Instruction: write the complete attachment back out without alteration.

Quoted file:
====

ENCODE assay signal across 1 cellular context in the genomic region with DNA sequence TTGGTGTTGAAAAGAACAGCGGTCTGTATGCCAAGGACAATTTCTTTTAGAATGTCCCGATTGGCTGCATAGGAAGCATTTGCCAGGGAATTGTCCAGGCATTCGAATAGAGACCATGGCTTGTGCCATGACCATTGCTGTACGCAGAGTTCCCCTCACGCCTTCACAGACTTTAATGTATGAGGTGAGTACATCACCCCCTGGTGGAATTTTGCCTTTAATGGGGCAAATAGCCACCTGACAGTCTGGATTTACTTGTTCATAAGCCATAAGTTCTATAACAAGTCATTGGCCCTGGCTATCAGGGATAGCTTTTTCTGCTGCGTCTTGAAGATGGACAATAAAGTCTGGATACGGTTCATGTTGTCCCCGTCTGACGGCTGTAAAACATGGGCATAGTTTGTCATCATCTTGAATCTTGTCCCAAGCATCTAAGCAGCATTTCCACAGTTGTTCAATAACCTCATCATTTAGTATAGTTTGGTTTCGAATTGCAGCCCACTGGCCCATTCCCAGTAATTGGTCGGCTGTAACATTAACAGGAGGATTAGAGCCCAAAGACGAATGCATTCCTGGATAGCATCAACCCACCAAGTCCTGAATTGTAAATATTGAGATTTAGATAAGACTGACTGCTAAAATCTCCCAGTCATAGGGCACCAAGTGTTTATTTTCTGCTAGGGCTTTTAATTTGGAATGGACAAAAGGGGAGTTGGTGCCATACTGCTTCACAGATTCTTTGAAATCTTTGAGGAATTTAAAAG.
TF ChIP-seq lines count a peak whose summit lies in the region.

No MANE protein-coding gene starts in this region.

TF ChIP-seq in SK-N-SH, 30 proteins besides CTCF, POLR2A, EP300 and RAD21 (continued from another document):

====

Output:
ENCODE assay signal across 1 cellular context in the genomic region with DNA sequence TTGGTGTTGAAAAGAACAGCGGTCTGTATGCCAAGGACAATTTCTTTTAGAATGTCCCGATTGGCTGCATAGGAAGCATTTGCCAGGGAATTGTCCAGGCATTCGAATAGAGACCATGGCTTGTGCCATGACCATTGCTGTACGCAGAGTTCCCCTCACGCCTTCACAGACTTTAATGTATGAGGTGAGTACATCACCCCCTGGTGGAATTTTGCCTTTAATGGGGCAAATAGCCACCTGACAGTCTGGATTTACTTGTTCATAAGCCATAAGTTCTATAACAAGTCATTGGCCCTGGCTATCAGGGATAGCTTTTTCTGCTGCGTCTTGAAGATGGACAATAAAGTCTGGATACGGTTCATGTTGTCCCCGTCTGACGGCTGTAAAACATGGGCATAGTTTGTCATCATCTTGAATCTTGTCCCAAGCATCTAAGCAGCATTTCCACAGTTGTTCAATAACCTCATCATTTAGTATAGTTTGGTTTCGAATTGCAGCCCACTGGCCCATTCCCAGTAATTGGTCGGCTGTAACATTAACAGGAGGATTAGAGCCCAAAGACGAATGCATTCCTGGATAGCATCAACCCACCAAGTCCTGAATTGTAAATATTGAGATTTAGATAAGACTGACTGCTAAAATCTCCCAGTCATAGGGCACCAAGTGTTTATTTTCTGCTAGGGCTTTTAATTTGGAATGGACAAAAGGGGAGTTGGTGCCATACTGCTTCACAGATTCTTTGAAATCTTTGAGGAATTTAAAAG.
TF ChIP-seq lines count a peak whose summit lies in the region.

No MANE protein-coding gene starts in this region.

TF ChIP-seq in SK-N-SH, 30 proteins besides CTCF, POLR2A, EP300 and RAD21 (continued from another document):